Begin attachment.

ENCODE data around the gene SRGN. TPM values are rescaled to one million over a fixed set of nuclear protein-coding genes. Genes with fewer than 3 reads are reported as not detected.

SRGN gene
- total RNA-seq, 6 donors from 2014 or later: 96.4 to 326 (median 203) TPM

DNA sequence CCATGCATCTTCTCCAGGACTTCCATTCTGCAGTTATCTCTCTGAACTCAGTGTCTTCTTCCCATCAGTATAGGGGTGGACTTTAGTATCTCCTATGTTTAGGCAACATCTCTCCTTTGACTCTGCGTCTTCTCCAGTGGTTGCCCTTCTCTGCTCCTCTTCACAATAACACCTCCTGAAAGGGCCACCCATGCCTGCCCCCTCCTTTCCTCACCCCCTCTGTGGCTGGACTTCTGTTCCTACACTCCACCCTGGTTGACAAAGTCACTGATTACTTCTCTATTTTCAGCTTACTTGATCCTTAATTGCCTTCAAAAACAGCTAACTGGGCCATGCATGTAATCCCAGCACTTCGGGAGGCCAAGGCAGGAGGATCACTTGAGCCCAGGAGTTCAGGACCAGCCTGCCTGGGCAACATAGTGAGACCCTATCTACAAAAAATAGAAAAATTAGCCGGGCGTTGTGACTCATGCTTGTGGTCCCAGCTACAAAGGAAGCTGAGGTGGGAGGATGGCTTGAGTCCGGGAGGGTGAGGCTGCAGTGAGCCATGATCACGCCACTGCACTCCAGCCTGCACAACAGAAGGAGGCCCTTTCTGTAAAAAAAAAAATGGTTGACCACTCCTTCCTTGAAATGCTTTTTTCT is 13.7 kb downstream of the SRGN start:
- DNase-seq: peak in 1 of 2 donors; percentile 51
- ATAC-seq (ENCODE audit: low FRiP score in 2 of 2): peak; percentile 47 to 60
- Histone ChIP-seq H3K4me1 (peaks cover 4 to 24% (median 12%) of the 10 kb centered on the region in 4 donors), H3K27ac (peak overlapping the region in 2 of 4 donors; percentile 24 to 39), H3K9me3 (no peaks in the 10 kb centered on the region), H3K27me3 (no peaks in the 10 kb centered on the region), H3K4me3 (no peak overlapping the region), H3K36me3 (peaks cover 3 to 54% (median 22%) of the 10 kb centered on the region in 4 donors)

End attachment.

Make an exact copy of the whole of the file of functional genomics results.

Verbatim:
ENCODE data around the gene SRGN. TPM values are rescaled to one million over a fixed set of nuclear protein-coding genes. Genes with fewer than 3 reads are reported as not detected.

SRGN gene
- total RNA-seq, 6 donors from 2014 or later: 96.4 to 326 (median 203) TPM

DNA sequence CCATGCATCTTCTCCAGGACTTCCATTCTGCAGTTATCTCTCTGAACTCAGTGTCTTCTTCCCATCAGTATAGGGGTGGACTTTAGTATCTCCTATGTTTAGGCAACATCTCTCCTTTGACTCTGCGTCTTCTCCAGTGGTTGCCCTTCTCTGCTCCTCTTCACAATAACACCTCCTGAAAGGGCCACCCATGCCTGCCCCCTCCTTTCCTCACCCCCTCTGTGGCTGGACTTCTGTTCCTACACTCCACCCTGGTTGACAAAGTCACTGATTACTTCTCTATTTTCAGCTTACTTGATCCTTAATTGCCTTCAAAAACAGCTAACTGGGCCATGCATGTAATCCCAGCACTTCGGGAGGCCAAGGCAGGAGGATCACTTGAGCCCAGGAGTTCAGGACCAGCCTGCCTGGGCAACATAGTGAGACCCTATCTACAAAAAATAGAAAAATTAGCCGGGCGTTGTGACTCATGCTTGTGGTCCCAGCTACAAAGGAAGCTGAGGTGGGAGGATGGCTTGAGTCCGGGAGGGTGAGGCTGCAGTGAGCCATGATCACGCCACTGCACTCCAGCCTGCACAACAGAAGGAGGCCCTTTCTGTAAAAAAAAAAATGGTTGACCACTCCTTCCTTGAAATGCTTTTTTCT is 13.7 kb downstream of the SRGN start:
- DNase-seq: peak in 1 of 2 donors; percentile 51
- ATAC-seq (ENCODE audit: low FRiP score in 2 of 2): peak; percentile 47 to 60
- Histone ChIP-seq H3K4me1 (peaks cover 4 to 24% (median 12%) of the 10 kb centered on the region in 4 donors), H3K27ac (peak overlapping the region in 2 of 4 donors; percentile 24 to 39), H3K9me3 (no peaks in the 10 kb centered on the region), H3K27me3 (no peaks in the 10 kb centered on the region), H3K4me3 (no peak overlapping the region), H3K36me3 (peaks cover 3 to 54% (median 22%) of the 10 kb centered on the region in 4 donors)